Some of the people we spoke to had had talking treatments such as psychotherapy, counselling and cognitive behavioural therapy (CBT – an approach that challenges unhelpful thought patterns). Talking treatments can be arranged through GP surgeries, charities e.g. Mind or privately by searching online. Talking therapies come in many different forms, but they usually provide a space for someone where they can meet with a trained professional and explore their thoughts, feelings and experiences. Usually a counsellor or therapist doesn’t offer advice on what to do, but instead provides a space for the person to discuss things in more helpful ways, which can aid the person in finding their own way forward. Talking treatments are usually offered by trained health professionals such as counsellors, psychologists, psychotherapists, and psychiatrists.
Most of the people we spoke to had talking therapies as an additional or complementary treatment, rather than as a replacement for medication or ECT. However, at the right time in their recovery, some people felt that talking treatments could ultimately reduce the need for drugs and ECT in the future. More than this, some believed talking therapies were essential to their recovery. Suzanne had accessed counselling through her workplace and she felt that this had helped resolve a bout of depression, such that ECT wasn’t needed again. Jenny felt talking therapies helped address the problems she experienced more than ECT had done. Sue and Ian said there ought to be more psychological treatments available that are “backed up” by the use of medication.
Some felt frustrated that, while drugs were readily available through the NHS, talking treatments were not always offered, or there were long waiting lists. Some people said it was difficult to find out about what talking treatments were actually available.
After Tania had first been seriously unwell at university, having cognitive behavioural therapy helped her recover and stop taking sleeping tablets.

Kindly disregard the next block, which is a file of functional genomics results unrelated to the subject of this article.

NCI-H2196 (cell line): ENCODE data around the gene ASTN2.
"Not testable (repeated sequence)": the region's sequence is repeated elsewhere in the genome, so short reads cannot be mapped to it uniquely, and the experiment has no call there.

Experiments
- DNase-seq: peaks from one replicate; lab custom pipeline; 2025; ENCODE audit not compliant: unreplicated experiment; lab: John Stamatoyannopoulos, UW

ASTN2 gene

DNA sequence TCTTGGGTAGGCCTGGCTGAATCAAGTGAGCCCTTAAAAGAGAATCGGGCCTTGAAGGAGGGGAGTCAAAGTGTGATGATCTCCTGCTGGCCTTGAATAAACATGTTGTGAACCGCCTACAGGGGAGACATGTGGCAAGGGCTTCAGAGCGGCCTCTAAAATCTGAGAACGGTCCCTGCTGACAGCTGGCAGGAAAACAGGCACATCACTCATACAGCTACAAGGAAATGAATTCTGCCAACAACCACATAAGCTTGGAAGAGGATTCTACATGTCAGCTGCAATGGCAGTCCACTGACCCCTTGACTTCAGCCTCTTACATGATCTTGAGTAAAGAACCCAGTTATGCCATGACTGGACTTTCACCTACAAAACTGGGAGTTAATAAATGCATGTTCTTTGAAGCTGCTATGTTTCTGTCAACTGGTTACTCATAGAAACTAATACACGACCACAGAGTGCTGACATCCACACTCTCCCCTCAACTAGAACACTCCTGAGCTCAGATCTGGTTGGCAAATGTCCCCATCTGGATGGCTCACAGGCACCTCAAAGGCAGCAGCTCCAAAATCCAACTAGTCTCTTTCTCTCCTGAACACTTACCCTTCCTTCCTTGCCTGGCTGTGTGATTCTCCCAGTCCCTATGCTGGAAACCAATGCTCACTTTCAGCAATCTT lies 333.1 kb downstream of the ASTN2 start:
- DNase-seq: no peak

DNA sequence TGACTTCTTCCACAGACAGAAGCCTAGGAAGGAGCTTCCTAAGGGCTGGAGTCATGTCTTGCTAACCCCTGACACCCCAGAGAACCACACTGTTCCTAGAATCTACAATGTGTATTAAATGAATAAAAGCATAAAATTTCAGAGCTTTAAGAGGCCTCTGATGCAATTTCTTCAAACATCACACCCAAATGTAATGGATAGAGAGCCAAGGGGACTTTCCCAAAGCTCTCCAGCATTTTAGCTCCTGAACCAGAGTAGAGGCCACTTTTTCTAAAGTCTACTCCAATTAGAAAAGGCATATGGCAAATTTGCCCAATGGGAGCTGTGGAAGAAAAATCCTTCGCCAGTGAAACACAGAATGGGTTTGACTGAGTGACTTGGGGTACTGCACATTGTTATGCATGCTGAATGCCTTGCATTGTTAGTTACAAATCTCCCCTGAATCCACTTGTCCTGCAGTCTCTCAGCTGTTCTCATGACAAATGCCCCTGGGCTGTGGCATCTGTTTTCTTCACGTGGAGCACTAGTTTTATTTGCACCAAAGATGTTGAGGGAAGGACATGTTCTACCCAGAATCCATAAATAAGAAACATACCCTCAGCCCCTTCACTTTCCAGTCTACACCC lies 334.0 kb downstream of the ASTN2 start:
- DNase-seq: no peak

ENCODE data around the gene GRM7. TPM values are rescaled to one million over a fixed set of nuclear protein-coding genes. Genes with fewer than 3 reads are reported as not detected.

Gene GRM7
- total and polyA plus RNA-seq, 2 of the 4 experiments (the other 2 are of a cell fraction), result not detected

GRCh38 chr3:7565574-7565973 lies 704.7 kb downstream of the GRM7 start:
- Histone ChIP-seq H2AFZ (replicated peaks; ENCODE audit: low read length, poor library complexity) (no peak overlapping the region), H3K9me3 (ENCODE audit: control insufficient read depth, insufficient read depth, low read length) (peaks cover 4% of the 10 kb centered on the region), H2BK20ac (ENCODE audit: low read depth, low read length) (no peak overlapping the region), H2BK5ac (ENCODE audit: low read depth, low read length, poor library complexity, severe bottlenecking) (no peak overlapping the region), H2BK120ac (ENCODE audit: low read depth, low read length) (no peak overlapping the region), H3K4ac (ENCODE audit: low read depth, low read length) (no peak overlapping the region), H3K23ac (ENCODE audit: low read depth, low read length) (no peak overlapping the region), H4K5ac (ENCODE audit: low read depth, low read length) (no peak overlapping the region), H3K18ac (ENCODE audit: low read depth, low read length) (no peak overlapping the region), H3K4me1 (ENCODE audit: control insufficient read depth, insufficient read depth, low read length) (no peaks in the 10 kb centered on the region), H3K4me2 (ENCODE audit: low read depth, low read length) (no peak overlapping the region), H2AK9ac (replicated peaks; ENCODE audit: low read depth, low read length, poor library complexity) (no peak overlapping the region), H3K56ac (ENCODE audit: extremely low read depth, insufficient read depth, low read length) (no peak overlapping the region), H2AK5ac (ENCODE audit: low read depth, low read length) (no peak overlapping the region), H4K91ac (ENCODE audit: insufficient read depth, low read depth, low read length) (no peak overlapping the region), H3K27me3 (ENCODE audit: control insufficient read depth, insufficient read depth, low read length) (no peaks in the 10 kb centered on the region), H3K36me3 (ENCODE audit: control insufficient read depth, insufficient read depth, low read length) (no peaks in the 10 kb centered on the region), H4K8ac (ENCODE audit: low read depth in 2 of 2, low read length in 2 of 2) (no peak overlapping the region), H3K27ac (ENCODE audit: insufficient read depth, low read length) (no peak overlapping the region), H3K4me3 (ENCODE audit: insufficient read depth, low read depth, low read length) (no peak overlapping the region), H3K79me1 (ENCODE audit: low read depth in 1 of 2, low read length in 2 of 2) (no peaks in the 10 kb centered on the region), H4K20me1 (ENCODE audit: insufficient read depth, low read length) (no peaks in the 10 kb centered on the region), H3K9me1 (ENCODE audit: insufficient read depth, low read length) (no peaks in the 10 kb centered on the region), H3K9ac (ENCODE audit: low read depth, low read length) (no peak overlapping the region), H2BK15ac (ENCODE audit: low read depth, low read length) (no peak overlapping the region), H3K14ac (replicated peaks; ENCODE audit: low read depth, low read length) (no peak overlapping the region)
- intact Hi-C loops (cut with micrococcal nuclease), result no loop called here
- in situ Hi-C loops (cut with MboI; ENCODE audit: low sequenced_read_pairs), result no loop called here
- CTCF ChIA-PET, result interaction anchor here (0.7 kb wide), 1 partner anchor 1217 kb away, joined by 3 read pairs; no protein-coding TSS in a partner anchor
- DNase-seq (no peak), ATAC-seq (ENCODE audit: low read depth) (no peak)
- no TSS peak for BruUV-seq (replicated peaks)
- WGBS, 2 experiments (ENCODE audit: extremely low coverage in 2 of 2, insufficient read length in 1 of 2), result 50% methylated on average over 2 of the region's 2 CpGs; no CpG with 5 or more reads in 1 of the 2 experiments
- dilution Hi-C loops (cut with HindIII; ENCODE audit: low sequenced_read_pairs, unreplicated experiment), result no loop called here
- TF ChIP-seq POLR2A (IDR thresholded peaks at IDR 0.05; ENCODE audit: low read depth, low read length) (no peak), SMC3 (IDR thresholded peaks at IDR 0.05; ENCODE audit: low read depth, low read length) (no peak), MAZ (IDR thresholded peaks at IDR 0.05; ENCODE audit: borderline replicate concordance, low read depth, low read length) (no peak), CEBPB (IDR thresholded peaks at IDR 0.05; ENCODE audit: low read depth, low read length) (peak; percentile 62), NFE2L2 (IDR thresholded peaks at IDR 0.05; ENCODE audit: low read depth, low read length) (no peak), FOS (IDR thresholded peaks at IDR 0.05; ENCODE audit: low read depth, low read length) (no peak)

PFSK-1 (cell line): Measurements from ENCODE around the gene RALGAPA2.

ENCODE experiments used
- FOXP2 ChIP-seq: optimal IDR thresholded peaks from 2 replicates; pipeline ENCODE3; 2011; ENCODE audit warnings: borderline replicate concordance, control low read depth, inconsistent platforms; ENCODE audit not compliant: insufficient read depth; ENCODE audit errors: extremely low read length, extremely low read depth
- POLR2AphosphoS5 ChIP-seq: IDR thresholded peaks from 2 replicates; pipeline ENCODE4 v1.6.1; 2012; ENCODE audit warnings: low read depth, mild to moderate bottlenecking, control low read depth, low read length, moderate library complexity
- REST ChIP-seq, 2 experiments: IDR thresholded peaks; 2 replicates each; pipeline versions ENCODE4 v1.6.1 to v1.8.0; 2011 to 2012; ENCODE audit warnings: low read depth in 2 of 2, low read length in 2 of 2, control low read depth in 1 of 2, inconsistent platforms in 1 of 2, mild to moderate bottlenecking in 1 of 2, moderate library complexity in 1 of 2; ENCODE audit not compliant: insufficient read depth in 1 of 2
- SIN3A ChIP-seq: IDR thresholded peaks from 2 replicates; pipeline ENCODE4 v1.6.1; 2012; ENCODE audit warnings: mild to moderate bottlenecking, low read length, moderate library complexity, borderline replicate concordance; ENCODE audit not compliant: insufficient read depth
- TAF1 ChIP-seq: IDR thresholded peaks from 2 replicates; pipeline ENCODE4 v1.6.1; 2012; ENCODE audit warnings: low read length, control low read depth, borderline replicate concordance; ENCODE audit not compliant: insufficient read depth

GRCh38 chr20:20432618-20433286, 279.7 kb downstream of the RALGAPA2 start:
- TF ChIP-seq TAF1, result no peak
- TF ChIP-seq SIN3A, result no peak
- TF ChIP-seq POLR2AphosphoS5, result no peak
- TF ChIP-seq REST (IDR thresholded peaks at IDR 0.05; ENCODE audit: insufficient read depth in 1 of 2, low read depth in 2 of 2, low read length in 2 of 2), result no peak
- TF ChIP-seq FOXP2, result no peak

Jane thinks psychotherapy should be readily available on the NHS. She thinks it’s unfair if only those who can afford it get it.Jane thinks psychotherapy should be readily available on the NHS. She thinks it’s unfair if only those who can afford it get it
Talking treatments and recovery
Those who had had talking treatments often talked about the specific role it had played in their recovery. People credited talking therapies with a range of helpful results like helping them to better manage their feelings of anxiety and stress, coming to terms with difficult childhoods, finding ways to forgive those who had hurt them, and feeling better or “healed”. Tristan’s wife had counselling which helped with her recovery in particular ways. Counselling and learning about ‘mindfulness’ helped her become better equipped to stop her depressive and anxious thinking from reoccurring. She was able to see problems coming and avoid them. She didn’t have a substantial episode of mental illness after the talking therapy. Tristan and his wife are now very positive about the future. Helen had many years of counselling through a charity. She often had trainee councillors and felt able to “let out” the traumatic experiences she had gone through “in the safety of that room”. Her life had been a “living hell” but the counselling helped her to “get rid of all this horrible stuff” and get her sanity back.
At first Enid thought that Dialectical Behavioural Therapy (DBT) was nonsense but then found it made a lot of sense. She finds shes able to live in the moment more and enjoy whatever she is doing and not worry.
Experience of having talking therapies